On March 15, 2014, I shaved my head bald for kids with cancer through the St. Baldrick’s foundation. I sacrificed my hair just as kids with cancer do because of the affects of chemotherapy and radiation on their hair growth. I raised over 625 dollars in the few weeks before I would go through with my decision. Deciding to do something and sticking to it made me feel good about how my ability to hold myself accountable had grown throughout high school. It was odd because many people didn’t want me to, especially my grandmother. In fact she offered to pay me not to shave my head. My peers within my senior class of 2014 were for the most part encouraging but only after bombarding me with question about why I would cut my hair. While it was quite cumbersome this question is not unreasonable because after all we live in a society where women “should” have hair, where a woman’s natural drive in the sphere of her gender expression is to want to have long flowing locks but now after having grown my hair back out to a good length of 5 inches, I can say that my desire for long hair is unnatural for me and I feel myself wanting to go bald again.
Okay, I must admit: I wrote that previous paragraph at the end of my freshman year of college. I wanted to shave my head a second time because growing my hair out had made me feel for a lack of a better word basic but now after thinking about it, I realize that immediately after shaving my head I felt fairly unique. I really didn’t enjoy subscribing to gender roles or even conforming to societal standards in general. The fresh feeling of the spring air breezing over my scalp was a sensation unlike any other. I was free. I was 18 and cutting my hair was my most “adulty” thing I had done. When my hair grew back I felt quite like the Old Des, the Des who was unique not because of any hair atop my head but her originality could be explained by everything that made her up, whether it be her long winded sentences, her speech pattern, or inflections, her own energized animation while telling a spicy story, or maybe her thrifted on-the-go mom aesthetic that made this woman the grandmother of her friend group. Growing my hair out was a journey that called me back to being a woman onto myself not a woman despite her lack of hair.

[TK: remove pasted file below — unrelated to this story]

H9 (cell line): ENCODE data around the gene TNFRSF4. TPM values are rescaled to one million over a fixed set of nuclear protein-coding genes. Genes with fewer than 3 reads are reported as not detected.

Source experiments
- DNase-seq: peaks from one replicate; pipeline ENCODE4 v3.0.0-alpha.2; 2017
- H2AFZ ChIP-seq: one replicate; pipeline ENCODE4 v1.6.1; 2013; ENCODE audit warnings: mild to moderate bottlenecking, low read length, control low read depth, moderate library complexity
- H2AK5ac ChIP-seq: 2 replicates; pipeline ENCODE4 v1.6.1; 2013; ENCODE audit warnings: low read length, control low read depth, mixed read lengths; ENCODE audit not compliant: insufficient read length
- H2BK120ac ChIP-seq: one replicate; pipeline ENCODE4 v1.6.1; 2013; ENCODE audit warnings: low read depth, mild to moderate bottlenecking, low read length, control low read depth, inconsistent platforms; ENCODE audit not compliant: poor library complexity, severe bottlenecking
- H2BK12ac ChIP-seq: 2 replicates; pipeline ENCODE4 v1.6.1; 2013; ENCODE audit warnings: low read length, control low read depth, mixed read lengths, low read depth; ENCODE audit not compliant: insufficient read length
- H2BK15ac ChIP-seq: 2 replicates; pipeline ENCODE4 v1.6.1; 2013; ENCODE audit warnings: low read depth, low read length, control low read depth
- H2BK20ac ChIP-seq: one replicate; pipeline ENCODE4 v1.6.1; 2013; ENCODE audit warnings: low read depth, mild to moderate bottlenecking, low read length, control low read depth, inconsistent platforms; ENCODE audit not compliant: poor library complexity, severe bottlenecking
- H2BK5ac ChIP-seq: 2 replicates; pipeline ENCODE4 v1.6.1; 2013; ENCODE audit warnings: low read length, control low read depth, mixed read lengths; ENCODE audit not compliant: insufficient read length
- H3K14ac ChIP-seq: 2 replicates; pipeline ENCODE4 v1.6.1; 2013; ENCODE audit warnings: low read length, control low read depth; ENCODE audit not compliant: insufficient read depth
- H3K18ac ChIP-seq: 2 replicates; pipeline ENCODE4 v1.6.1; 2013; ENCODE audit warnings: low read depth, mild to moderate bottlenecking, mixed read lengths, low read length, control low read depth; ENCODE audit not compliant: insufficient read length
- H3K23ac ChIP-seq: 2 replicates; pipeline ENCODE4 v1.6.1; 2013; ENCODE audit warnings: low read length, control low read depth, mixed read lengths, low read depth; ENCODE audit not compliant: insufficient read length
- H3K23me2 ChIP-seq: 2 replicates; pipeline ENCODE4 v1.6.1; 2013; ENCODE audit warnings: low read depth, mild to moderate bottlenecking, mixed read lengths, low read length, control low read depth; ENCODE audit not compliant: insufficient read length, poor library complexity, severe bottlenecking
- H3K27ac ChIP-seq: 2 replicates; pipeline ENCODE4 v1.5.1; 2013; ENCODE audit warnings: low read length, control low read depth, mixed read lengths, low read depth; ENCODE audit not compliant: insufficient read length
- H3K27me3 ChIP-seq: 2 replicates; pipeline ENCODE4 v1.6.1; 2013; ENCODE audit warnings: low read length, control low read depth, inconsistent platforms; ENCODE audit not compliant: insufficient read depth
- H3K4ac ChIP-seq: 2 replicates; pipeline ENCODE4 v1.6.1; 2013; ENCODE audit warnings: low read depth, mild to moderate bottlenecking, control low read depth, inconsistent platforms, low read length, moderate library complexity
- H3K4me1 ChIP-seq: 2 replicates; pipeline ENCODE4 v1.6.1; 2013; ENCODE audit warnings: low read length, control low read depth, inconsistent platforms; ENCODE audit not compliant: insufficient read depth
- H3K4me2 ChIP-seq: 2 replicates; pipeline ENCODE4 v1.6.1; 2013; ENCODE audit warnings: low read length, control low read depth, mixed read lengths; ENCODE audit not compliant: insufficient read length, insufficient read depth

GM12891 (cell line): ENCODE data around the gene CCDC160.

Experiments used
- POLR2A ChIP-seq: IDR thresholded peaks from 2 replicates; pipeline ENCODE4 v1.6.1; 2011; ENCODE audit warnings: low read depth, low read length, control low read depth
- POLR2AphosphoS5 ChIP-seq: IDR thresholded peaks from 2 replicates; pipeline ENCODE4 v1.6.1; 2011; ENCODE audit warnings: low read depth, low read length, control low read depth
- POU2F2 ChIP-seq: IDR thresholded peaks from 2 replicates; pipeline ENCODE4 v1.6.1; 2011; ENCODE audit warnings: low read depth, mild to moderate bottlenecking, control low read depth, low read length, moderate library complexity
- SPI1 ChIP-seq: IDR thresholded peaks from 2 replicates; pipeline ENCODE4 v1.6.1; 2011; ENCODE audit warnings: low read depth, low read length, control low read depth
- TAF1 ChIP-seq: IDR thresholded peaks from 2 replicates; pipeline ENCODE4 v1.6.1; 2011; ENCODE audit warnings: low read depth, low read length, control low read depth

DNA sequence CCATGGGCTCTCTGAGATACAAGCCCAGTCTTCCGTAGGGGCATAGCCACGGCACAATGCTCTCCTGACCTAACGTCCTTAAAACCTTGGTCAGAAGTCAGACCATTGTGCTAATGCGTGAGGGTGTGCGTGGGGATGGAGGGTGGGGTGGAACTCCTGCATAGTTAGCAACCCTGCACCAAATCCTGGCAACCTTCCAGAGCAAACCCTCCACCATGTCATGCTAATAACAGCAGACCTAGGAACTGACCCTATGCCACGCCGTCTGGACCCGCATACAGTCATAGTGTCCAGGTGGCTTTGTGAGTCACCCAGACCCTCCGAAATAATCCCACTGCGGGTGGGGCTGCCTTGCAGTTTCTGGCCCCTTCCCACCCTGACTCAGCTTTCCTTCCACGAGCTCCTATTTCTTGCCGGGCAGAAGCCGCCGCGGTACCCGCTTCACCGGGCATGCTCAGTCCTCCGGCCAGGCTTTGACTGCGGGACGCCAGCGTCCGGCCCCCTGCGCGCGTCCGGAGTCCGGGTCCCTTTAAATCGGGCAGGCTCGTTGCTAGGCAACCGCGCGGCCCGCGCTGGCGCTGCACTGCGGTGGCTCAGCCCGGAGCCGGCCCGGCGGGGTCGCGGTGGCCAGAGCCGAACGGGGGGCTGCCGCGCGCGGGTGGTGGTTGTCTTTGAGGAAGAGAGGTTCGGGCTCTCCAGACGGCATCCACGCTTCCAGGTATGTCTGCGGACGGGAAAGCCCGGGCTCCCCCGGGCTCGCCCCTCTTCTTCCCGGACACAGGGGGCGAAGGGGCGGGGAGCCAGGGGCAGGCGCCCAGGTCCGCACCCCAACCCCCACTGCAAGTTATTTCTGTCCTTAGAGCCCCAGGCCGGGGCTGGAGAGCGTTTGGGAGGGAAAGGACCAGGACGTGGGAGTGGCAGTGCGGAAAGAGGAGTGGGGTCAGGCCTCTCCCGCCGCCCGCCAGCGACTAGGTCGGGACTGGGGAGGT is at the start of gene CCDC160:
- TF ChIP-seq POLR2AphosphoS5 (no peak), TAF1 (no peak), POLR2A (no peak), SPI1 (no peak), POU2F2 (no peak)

I find it funny how things change. I distinctly remember jamming out to India Arie’s “I Am Not My Hair” and what it did for me at the beginning of my first hair journey when I first big chopped (cutting off all my relaxed ends). The next day, the fateful walk into my 8th grade class was terrifying in 2009, in the heyday of the natural hair movement for womyn, but let’s not forget I was only about 13, not quite a woman. We were at the brink of a revolution in the natural world but most of my classmates weren’t ready or willing to ride that wave with me quite yet. I walked into my class of around 18 students at my private school and received a variety of laughters, stares, and even curled up lips due to superiority complexes. Who was I to cut my hair? I was already “not that cute” if you were to ask my classmates. The confidence that I have now is something wholesome that I only wish I could give my past myself, but hey I had to go through it to do it and use it. I eventually let go of their opinions on my own time.
Here I am, 7 years later having gone through 2 big chops, the first in order to achieve healthy hair, and the second for a good moral cause. I’ve rocked close to every style except maybe a few that seemed slightly kooky even for me. Over these years in my young life, I realize that change is so necessary and the image of living my truth has evolved in ways that I have grown to accept. I am stronger and more wise on the meaning of having hair on my head and for it to be mine. I own it and in every way I try to take care of it to reflect the person I am becoming and even the person I am not but hope to be. Most recently I have begun my loc journey and just in a short six weeks, I have seen an improvement in my happiness and overall health. Such a hair journey is definitely a spiritual one marked by good hair days, and bad ones too. To my protest, my hair does what it wants cause it’s popping and I’m learning to let go in one of the hardest ways possible. These lessons are even being applied outside the scope of my hair care routines and choices.
Around 2 weeks ago, around the end of February, my mother called me with news that no one wants to hear. The kind of news that can tear you down and cause denial. My grandmother, the same grandmother who literally volunteered to pay me not to shave my head now had cancer herself. In a divine way, two years ago I shaved my head for her. I sacrificed my hair for a peace of mind that I can honestly say I hold gracefully in my heart. I can’t say I didn’t cry about the situation, her having stage 4 cancer in her lungs making it difficult to talk and basically breathe. I can’t say that my faith was not shaken or that I wasn’t at all upset, because I was but I’m glad I had a faith in my heart that could sustain that shake. I’m joyful that doubt didn’t enter my mind and even when it tries to creep in now I cast it out quickly and cancel out fear. I have let go of my hair many a times in numerous ways and in learning to let go of something as small as hair, I have managed to prepare myself to let go of fear and grab hold to healing which has allowed me the gift of hope and faith to take the wheel in my life.
God is God. And God is Good.
Peace and Blessing Kings & Queens,